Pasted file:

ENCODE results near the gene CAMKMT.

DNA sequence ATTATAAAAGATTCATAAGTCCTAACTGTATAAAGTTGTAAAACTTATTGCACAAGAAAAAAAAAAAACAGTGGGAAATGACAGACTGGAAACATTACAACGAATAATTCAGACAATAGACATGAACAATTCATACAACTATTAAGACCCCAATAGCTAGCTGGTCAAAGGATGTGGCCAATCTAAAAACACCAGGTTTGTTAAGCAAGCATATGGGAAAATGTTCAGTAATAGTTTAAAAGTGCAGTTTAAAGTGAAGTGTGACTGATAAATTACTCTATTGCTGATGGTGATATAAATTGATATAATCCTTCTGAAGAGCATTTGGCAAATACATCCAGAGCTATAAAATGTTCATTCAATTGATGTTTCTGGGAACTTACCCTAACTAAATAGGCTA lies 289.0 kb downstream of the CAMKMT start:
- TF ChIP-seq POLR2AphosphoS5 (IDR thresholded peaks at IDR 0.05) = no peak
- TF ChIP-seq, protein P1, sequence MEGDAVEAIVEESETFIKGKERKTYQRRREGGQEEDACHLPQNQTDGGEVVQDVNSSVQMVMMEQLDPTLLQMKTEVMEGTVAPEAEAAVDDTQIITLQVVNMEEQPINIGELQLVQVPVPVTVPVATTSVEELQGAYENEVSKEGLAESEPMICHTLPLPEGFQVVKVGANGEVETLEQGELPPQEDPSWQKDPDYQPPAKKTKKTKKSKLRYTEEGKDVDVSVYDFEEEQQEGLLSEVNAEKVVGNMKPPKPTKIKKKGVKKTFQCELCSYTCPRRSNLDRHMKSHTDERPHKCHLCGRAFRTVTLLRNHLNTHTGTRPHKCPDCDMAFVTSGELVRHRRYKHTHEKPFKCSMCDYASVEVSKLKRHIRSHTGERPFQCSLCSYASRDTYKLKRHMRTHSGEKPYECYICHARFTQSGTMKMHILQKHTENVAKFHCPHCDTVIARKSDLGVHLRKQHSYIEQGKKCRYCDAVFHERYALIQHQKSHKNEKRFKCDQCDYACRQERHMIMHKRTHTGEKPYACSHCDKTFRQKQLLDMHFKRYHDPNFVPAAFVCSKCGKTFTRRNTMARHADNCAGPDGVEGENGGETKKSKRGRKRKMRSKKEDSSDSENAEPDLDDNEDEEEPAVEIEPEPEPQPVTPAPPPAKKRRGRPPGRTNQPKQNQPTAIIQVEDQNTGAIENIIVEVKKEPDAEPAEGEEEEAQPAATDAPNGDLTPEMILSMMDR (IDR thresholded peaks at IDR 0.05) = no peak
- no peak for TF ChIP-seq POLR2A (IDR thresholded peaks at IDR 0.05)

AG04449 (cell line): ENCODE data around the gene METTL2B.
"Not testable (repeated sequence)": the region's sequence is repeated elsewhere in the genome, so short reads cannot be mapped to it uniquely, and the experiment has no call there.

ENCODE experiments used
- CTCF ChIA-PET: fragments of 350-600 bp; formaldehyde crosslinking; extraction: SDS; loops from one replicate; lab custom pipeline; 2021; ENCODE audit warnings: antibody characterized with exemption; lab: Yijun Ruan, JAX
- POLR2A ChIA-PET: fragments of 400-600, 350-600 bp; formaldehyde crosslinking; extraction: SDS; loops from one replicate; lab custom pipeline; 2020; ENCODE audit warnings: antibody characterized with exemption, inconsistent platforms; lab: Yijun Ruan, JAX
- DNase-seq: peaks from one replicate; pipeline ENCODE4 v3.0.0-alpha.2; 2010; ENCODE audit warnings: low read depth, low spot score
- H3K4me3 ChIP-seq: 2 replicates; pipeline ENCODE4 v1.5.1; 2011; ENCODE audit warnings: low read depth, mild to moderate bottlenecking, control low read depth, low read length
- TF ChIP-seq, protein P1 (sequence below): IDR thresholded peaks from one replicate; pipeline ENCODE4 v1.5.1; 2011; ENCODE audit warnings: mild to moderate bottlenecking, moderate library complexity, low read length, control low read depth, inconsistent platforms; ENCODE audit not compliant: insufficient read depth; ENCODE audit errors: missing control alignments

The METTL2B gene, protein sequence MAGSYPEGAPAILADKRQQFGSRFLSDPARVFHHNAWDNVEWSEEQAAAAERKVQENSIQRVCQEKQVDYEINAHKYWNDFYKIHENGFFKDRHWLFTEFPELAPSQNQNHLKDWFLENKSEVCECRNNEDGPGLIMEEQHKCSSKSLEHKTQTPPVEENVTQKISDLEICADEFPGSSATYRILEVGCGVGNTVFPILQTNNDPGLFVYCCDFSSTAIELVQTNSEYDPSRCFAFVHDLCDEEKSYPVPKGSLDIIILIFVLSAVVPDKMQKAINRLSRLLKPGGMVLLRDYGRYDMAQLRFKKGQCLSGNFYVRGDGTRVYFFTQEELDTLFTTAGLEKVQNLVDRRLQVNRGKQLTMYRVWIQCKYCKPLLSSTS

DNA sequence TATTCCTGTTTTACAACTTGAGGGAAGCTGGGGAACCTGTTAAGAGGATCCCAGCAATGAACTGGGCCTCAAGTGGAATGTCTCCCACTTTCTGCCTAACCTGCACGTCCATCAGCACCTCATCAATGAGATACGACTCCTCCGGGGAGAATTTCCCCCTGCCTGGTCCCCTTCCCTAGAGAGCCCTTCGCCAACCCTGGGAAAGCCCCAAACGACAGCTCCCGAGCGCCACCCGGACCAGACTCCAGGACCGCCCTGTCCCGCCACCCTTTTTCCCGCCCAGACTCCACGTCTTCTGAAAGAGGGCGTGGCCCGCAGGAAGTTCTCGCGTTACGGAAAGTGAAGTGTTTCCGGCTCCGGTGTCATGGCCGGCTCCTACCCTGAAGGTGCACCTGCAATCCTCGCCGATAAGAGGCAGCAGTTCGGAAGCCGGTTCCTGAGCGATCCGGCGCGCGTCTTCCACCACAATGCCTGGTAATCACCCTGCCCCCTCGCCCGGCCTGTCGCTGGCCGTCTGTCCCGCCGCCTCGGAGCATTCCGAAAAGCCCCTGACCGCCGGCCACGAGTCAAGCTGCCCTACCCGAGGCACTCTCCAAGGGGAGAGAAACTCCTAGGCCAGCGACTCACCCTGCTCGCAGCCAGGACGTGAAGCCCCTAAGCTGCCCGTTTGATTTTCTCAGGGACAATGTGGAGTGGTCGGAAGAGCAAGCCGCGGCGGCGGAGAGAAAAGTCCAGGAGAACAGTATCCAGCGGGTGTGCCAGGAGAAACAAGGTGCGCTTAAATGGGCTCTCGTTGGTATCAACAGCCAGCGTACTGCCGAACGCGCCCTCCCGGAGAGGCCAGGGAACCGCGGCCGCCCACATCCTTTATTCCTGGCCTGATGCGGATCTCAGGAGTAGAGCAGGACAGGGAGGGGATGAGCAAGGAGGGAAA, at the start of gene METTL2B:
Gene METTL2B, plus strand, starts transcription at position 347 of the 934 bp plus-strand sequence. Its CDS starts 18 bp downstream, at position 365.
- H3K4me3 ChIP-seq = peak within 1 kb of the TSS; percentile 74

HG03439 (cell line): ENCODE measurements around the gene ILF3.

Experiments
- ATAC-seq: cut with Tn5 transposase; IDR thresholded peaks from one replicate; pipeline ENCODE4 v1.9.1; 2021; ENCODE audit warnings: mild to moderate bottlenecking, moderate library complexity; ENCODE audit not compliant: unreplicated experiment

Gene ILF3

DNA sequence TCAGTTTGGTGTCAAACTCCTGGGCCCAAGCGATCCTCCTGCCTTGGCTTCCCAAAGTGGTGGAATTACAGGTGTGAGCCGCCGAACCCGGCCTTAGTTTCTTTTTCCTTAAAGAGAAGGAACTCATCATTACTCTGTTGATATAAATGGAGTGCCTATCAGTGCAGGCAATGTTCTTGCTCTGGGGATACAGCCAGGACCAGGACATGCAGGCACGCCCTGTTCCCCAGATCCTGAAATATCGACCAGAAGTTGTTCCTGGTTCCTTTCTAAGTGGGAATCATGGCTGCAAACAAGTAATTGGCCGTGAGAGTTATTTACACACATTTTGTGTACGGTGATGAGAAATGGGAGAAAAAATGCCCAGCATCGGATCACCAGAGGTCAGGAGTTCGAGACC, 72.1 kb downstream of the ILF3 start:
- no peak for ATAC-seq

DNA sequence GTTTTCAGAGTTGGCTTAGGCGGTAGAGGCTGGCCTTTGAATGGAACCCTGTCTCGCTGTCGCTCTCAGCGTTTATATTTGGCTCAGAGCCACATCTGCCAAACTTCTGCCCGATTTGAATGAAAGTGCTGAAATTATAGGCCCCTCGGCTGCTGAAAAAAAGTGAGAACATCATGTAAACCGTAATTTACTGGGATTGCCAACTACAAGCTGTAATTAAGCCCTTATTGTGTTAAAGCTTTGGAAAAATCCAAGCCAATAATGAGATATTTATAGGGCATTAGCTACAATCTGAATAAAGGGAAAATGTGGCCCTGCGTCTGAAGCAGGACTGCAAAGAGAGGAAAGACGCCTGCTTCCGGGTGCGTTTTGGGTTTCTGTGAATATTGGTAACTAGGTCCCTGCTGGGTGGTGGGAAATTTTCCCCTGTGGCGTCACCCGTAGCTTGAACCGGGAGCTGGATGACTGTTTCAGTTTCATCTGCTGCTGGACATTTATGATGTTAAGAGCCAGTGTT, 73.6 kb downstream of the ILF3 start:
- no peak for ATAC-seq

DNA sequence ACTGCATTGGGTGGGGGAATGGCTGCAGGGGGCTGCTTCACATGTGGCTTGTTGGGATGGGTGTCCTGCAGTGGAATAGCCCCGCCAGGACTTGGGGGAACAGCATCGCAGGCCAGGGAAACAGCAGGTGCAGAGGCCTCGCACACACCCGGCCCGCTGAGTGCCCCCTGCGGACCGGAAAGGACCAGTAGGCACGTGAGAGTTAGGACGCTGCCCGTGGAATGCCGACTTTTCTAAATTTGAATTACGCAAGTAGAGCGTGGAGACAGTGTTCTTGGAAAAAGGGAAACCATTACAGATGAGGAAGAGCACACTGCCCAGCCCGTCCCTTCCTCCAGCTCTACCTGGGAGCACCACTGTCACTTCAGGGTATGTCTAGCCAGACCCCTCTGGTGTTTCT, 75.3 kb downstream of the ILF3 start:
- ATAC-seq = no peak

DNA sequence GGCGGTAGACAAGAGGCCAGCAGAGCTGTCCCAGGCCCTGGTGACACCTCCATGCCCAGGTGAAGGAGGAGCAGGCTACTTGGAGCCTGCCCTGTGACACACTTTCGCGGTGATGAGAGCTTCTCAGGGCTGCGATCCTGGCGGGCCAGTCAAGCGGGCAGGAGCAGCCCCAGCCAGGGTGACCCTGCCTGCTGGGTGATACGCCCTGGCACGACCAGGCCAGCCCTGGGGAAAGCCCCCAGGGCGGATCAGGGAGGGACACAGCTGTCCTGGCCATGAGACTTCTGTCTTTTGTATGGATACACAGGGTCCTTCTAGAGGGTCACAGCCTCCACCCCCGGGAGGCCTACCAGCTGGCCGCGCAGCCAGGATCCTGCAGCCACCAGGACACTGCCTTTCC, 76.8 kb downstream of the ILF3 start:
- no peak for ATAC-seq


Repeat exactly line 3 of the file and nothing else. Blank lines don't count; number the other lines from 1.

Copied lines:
- TF ChIP-seq POLR2AphosphoS5 (IDR thresholded peaks at IDR 0.05) = no peak